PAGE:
Working life (paediatric cardiology)
This page provides useful information about the roles and responsibilities of paediatric cardiologists, where they work, who they work with and what they feel about their role.
“The work is extremely varied as every child is different. The working week usually includes a mix of hospital ward rounds, outpatients’ clinics and time spent in the operating theatre." (Paediatric cardiology consultant).
Paediatric cardiologists work very closely with their patients’ families as part of their daily work. Explaining complex procedures and reassuring concerned parents is an important and vital part of the job.
Paediatric cardiologists work in regional centres staffed by three of more consultant paediatric cardiologists. The centres may be part of paediatric hospitals or major cardiothoracic centres.
There are 13 congenital cardiac units in the UK, and this specialty is teaching hospital-based (usually in large centres, which also have adult cardiac services, although some services are based within children’s hospitals). Services in all centres have strong links with other teaching and district general hospitals in their locality. Most centres hold numerous joint outreach clinics at their linked hospitals. Patients are mostly children with congenital heart disease.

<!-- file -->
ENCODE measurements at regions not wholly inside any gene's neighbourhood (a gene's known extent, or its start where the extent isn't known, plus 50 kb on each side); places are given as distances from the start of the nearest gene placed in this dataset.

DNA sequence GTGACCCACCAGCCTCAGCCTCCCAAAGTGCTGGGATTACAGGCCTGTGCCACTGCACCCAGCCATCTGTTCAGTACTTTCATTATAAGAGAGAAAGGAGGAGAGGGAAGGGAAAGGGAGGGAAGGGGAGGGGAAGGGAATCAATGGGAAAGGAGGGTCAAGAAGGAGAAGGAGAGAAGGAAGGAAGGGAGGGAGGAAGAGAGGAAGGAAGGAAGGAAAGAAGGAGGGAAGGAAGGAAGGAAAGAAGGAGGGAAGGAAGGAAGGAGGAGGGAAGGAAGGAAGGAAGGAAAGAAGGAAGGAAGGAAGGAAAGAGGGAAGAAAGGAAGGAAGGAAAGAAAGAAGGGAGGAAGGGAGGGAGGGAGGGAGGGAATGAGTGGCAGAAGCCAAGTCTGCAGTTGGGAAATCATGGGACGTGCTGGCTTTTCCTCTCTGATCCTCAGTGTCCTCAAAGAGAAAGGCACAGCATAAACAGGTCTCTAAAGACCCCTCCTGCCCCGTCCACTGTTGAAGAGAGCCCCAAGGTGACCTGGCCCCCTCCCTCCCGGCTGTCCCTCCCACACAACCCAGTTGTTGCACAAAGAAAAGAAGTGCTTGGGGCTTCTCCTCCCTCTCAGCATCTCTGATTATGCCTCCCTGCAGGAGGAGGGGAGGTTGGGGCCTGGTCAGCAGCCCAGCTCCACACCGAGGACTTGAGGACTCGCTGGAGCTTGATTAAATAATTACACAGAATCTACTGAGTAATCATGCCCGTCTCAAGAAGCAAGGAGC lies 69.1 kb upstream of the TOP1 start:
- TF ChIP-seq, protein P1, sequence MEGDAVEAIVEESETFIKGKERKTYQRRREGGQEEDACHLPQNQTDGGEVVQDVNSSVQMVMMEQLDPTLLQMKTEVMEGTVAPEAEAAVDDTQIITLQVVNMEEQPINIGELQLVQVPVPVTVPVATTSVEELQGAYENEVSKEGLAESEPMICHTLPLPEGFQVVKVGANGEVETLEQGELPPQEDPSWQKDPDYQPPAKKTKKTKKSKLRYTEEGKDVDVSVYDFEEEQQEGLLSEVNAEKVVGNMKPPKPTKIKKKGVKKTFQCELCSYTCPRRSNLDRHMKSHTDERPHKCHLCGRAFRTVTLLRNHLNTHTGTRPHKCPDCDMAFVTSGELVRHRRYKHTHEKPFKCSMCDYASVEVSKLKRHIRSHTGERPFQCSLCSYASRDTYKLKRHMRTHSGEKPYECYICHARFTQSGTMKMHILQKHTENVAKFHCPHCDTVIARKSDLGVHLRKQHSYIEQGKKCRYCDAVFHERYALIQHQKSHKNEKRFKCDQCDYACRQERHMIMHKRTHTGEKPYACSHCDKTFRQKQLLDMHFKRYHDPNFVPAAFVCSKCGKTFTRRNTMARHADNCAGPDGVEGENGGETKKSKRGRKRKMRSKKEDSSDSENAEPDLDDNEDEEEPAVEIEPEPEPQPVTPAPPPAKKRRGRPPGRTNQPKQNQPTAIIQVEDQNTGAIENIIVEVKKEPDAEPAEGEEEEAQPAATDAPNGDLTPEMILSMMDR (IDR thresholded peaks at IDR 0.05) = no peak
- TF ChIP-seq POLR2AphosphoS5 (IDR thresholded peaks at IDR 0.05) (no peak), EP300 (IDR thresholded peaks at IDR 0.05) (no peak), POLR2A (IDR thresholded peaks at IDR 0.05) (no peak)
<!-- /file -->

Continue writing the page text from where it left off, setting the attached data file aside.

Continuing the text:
The on-call commitment in paediatric cardiology can be onerous and can sometimes include nights if a sick patient is admitted during the night or needs post-operative physician care. Most trainees work a shift pattern to include evenings and weekends. The working hours are generally longer than in most other medical specialties.
Teaching medical students and trainees is an important part of the job. Opportunities for research are excellent and there is often the opportunity to collaborate with colleagues around the world and to attend conferences in the UK and sometimes abroad.
Who you will work with?
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Paediatric cardiologists work as part of large multidisciplinary teams.
They work with:
- cardiac anaesthetists
- cardiac physiologists
- cardiothoracic surgeons
- fetal medicine consultants
- neonatologists and paediatricians
- cardiac radiologists
- medical secretaries and administrative staff
Attractions and challenges of the role
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There is high job satisfaction in this specialty – diagnosing and treating infants and children with a fascinating range of heart conditions is very rewarding. The opportunity to treat fetal cardiac problems is also extremely satisfying. Parents are very grateful for your dedication and hard work during worrying times.
Major technological advances in the treatment of patients with congenital heart disease, have led to much-improved outcomes and improvement in long-term care. So the chances of being able to help your young patients are very good.
Many of the patients require lifelong follow-up, leading to a rewarding long-term relationship with patients and their families. You might work with patients from fetal life right through to adulthood.
Your patients are often small, and indeed tiny in the case of a fetus, which can be a challenge. The work also has its emotional demands and occasionally the outcome is not as positive as was hoped. This can be stressful and draining, and so it is important to aim for a good work-life balance.